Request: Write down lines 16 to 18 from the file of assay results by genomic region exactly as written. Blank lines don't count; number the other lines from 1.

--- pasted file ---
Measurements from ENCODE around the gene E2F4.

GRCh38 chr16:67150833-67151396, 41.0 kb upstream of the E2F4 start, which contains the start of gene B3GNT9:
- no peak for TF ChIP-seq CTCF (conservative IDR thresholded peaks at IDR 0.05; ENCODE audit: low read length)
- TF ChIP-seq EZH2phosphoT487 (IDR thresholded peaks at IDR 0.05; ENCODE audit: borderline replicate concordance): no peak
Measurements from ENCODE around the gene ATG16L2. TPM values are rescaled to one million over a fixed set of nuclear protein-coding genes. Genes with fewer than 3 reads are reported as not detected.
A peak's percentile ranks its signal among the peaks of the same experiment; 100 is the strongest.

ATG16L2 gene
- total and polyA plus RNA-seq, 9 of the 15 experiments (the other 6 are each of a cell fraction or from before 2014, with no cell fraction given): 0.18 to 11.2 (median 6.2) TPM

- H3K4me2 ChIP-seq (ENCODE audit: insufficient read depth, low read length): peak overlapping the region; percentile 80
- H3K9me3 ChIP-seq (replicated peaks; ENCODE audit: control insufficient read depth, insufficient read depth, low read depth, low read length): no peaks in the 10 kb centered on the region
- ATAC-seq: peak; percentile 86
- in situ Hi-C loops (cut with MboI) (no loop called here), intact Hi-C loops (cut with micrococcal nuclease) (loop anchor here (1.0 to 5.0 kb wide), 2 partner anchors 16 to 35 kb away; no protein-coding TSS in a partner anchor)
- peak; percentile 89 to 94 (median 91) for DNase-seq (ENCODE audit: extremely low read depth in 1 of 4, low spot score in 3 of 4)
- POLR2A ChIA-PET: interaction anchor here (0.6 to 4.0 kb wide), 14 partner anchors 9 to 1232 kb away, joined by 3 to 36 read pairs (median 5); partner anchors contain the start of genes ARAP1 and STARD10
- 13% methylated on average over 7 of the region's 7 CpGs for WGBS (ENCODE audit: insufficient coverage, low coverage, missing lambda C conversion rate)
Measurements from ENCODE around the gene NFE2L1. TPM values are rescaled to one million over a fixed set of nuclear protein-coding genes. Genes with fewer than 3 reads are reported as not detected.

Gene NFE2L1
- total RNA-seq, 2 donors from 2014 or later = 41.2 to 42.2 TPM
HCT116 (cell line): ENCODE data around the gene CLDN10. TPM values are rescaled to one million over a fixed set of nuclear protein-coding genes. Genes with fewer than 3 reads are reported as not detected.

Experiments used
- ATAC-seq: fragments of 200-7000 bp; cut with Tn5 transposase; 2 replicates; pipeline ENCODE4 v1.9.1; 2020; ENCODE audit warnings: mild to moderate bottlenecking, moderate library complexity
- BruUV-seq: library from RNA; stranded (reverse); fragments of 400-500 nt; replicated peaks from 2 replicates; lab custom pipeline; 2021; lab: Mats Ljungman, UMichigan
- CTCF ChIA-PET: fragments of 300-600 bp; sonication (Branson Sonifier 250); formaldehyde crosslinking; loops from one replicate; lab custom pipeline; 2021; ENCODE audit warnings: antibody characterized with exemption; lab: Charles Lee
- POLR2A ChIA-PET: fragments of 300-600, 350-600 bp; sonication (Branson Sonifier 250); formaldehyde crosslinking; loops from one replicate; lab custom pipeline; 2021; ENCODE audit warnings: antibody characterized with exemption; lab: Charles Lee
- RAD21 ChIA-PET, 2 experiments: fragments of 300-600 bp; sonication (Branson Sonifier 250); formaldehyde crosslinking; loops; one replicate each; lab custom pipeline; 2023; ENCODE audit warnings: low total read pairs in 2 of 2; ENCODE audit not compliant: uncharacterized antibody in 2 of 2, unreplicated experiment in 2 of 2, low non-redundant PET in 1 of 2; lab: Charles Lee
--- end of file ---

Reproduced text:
Measurements from ENCODE around the gene NFE2L1. TPM values are rescaled to one million over a fixed set of nuclear protein-coding genes. Genes with fewer than 3 reads are reported as not detected.

Gene NFE2L1
- total RNA-seq, 2 donors from 2014 or later = 41.2 to 42.2 TPM